|Starks, Patrick - Pat|
Submitted to: American Water Resources Association Conference Proceedings
Publication Type: Proceedings
Publication Acceptance Date: 5/27/1998
Publication Date: N/A
Interpretive Summary: Management of grazing- and range-lands are dependent on weather and climate conditions. Management alternatives can be planned by considering long range climate forecasts with lead time of up to a year in advance. The benefit of these general forecasts for grazinglands management purposes can be increased by complementary precipitation characteristics at monthly and daily time scales. This study demonstrates that precipitation characteristics at monthly and daily time scales in the El Reno region have systematic differences between wet and dry years. These systematic trends could be exploited in conjunction with long lead climate forecasts to optimize grazinglands productivity through pro-active management strategies. Management examples include erosion and flood control; stocking rates and forage supply estimation; and fertilizer, plant diseases and insect pest management which are dependent on moisture and air temperature variations.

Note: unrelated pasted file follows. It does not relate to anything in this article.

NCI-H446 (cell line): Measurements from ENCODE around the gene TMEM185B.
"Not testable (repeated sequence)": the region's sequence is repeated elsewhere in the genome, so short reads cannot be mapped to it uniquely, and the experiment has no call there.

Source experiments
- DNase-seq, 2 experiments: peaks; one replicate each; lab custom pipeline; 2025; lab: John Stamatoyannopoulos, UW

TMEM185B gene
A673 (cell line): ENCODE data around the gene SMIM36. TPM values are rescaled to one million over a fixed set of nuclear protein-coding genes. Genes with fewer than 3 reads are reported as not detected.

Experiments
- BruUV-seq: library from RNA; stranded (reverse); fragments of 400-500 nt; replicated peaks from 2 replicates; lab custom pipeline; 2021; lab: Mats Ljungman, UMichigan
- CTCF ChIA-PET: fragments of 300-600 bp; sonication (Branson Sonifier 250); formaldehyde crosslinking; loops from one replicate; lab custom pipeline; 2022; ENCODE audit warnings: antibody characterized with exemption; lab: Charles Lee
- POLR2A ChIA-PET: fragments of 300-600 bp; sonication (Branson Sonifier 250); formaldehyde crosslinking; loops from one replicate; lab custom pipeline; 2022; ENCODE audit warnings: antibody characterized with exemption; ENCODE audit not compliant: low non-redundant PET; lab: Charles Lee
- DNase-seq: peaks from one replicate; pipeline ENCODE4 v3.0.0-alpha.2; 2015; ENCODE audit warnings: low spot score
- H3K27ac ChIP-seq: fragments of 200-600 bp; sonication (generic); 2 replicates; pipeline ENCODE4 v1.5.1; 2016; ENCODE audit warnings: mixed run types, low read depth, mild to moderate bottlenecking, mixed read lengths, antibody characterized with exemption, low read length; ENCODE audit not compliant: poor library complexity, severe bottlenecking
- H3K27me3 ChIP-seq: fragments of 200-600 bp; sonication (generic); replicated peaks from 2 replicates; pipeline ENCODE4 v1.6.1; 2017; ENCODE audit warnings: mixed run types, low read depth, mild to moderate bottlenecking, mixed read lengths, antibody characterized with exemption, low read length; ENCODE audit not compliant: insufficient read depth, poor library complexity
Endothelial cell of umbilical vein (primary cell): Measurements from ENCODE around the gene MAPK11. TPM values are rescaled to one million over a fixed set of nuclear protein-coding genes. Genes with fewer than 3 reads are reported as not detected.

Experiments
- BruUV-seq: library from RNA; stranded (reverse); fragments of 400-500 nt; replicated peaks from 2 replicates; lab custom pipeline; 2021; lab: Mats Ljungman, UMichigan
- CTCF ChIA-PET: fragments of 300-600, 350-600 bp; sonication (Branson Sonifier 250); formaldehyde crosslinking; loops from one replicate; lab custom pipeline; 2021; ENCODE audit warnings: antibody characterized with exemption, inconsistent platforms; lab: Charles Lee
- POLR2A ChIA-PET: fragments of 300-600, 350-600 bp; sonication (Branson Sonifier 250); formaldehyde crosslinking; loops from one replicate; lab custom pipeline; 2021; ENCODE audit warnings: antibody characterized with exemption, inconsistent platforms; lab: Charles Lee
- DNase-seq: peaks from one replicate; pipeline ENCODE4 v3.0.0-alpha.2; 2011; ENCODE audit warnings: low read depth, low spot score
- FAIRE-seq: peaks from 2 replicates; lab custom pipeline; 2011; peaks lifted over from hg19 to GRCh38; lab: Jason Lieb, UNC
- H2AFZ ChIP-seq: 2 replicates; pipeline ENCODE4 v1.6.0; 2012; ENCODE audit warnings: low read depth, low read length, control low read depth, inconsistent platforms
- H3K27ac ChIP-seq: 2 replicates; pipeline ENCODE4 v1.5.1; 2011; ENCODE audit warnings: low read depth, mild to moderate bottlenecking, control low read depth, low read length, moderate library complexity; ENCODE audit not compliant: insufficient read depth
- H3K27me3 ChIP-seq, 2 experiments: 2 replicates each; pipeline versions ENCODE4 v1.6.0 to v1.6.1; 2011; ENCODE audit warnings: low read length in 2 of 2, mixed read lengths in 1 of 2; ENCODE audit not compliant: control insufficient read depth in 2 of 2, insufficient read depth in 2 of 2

Technical Abstract: General precipitation anomalies and trends can be forecasted with some accuracy up to a year in advance. The benefits of these general forecasts for grazinglands management can be increased by complementary precipitation characteristics at monthly and daily time scales. The existence and possible quantification of systematic trends and distinguishing characteristics in precipitation at smaller time scales between wet and dry years from past records is demonstrated in this study for central Oklahoma. Variability of monthly precipitation peaks and daily precipitation characteristics are quantified, and the annual precipitation distribution is analyzed. The increased (decreased) precipitation during wet (dry) years is shown to disproportionally impact the summer and fall months. Precipitation amount on rainy days appear to be the main cause for this summer-fall trend, whereas changes in number of rainy days do not show any particular seasonal trend. The relevance of precipitation characteristics and differences between wet (dry) years and the complementary use of this information with long lead forecasts is exemplified for a few grazinglands management situations.